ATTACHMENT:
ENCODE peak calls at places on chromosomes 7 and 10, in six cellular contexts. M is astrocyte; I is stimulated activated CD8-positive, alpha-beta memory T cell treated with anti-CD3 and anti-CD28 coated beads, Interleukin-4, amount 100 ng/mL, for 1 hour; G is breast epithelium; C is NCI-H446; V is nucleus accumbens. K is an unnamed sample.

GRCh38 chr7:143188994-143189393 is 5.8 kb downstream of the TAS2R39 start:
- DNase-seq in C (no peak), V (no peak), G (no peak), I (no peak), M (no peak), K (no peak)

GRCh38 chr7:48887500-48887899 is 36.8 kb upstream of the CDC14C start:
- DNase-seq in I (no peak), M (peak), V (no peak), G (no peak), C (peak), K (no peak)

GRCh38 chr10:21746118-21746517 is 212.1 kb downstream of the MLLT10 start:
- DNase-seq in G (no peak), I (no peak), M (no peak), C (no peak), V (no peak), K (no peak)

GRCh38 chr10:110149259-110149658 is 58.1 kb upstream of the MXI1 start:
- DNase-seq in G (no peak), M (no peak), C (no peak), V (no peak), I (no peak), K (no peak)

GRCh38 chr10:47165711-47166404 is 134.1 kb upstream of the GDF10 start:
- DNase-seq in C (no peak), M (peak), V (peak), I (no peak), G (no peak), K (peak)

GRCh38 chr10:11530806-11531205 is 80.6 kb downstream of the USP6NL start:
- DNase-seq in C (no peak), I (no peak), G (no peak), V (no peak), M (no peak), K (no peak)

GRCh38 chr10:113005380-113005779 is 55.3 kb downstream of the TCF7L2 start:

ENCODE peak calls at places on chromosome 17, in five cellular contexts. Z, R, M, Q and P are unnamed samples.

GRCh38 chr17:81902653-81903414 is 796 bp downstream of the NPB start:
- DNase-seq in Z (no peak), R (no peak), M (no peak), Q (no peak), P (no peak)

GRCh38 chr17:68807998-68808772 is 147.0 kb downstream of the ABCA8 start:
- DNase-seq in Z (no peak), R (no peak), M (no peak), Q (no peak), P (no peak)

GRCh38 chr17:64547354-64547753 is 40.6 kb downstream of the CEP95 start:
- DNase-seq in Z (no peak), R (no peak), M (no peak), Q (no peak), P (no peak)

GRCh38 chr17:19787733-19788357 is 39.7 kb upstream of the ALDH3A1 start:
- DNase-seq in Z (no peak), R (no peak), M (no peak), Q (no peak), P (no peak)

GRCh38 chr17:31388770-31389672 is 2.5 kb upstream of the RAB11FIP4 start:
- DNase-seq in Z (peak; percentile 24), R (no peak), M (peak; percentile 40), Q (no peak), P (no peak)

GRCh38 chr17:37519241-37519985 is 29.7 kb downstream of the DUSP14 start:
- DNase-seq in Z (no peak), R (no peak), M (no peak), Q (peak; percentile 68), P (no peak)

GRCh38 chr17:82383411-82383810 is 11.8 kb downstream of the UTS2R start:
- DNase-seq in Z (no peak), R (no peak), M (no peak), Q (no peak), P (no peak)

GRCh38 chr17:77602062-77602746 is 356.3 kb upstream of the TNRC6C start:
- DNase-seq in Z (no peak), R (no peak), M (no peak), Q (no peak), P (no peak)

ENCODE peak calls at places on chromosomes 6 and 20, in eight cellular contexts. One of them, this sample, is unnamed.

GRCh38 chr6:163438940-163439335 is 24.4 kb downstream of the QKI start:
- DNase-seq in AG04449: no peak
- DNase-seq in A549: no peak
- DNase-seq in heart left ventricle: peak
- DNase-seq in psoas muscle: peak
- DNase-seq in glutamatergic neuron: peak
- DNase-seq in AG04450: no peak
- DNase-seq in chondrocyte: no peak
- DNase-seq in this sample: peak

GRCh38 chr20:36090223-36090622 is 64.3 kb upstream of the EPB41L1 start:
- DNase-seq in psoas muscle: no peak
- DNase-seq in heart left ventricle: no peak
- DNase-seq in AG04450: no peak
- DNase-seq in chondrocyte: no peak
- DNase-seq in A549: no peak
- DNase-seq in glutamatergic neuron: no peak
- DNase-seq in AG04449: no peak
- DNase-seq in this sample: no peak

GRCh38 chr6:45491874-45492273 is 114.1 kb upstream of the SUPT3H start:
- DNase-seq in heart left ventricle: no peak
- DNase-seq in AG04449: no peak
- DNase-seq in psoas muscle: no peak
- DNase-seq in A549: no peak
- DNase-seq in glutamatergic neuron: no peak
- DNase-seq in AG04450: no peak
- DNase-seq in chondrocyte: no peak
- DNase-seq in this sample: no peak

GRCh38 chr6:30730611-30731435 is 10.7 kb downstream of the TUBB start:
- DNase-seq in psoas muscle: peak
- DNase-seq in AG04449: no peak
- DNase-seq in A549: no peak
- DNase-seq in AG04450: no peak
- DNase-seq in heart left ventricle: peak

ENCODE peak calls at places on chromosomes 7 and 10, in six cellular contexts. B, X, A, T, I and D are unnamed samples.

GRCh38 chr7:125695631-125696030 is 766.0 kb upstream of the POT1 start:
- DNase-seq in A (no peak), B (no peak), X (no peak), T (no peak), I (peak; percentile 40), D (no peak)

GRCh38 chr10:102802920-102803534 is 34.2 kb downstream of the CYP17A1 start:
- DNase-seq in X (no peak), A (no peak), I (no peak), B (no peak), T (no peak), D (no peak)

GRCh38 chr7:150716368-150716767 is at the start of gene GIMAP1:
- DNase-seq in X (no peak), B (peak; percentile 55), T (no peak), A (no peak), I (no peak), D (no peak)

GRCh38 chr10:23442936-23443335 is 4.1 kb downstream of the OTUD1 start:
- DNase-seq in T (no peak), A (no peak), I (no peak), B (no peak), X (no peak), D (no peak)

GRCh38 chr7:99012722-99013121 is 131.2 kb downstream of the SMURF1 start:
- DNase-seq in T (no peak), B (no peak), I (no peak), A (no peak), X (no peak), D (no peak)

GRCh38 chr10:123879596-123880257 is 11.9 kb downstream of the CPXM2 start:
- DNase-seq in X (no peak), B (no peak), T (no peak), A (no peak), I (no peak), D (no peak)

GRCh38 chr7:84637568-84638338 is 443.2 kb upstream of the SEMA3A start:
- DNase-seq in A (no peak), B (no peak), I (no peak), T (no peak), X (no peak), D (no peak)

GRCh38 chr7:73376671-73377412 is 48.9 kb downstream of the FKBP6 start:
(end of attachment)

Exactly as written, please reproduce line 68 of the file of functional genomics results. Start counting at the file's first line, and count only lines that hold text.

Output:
- DNase-seq in A (no peak), B (no peak), X (no peak), T (no peak), I (peak; percentile 40), D (no peak)